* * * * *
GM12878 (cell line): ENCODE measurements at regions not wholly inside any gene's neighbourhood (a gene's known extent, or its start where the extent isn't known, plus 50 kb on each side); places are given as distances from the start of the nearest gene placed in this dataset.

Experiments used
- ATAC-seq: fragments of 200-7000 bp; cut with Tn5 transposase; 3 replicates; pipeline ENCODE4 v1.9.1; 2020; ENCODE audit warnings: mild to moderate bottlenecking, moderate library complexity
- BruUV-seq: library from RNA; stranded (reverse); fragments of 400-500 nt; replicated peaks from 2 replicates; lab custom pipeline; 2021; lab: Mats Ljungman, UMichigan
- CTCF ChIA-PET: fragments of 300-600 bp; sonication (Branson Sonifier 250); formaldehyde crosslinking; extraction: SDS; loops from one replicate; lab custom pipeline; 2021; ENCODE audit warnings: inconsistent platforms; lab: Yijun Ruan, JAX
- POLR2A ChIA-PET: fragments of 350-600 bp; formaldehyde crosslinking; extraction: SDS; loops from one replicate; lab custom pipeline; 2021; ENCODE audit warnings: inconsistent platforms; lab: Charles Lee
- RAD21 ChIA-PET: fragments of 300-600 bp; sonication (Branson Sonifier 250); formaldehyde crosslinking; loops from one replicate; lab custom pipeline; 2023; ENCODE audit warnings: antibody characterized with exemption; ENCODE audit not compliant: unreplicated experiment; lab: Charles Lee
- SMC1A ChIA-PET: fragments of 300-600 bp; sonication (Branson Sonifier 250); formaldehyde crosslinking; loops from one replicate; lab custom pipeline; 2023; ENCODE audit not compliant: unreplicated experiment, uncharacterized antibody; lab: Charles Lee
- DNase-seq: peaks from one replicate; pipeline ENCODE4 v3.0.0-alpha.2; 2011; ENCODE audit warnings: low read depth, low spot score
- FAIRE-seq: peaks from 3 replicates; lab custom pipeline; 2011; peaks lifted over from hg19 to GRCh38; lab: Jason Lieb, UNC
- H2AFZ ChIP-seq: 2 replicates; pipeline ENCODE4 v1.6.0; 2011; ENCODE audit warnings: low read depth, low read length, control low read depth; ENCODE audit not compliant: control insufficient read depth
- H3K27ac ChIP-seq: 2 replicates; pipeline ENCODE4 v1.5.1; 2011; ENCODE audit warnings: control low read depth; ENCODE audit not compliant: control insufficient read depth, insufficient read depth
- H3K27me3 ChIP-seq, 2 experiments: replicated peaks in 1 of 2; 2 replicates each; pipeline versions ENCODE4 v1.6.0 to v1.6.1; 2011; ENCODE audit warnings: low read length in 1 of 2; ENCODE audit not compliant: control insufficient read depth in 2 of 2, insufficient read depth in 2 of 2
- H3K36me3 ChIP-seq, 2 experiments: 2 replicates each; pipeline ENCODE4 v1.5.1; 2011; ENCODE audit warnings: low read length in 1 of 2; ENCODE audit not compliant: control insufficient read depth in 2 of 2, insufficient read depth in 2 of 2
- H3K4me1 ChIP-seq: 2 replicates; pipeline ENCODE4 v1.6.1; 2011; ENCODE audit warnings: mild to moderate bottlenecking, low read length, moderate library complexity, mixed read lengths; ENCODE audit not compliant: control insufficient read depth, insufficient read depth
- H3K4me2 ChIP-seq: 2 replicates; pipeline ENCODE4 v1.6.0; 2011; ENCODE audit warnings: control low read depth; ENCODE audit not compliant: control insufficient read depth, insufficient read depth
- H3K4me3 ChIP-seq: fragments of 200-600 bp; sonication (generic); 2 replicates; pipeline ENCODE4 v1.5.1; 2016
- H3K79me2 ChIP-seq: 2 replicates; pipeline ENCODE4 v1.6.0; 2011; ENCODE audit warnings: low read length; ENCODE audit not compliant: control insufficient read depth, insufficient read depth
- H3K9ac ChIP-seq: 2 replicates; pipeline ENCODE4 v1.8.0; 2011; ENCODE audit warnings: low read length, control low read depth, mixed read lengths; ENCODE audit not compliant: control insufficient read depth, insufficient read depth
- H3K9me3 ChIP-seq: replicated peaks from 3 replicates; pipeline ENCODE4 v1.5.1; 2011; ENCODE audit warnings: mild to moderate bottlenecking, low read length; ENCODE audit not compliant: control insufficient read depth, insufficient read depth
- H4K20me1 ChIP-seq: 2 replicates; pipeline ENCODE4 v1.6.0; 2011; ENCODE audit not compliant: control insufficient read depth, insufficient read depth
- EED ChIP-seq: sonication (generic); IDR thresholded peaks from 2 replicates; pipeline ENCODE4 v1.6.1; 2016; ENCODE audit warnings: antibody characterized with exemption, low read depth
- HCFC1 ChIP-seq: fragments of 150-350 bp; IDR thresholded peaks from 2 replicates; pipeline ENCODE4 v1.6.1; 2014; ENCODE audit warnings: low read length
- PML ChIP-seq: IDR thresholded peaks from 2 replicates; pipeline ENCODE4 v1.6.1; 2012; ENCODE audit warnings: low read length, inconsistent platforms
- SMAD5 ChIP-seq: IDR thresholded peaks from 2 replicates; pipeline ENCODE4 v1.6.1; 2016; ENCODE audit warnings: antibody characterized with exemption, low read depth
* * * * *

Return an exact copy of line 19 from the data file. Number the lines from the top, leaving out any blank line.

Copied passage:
- H3K9ac ChIP-seq: 2 replicates; pipeline ENCODE4 v1.8.0; 2011; ENCODE audit warnings: low read length, control low read depth, mixed read lengths; ENCODE audit not compliant: control insufficient read depth, insufficient read depth